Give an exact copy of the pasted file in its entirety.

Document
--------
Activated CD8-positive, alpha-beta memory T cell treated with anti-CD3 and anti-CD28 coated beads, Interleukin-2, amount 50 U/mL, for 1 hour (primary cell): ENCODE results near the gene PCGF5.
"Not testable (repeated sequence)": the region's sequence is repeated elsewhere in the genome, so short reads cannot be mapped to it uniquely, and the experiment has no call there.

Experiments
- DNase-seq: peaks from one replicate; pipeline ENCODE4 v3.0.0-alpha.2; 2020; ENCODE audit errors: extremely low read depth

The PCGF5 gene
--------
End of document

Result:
Activated CD8-positive, alpha-beta memory T cell treated with anti-CD3 and anti-CD28 coated beads, Interleukin-2, amount 50 U/mL, for 1 hour (primary cell): ENCODE results near the gene PCGF5.
"Not testable (repeated sequence)": the region's sequence is repeated elsewhere in the genome, so short reads cannot be mapped to it uniquely, and the experiment has no call there.

Experiments
- DNase-seq: peaks from one replicate; pipeline ENCODE4 v3.0.0-alpha.2; 2020; ENCODE audit errors: extremely low read depth

The PCGF5 gene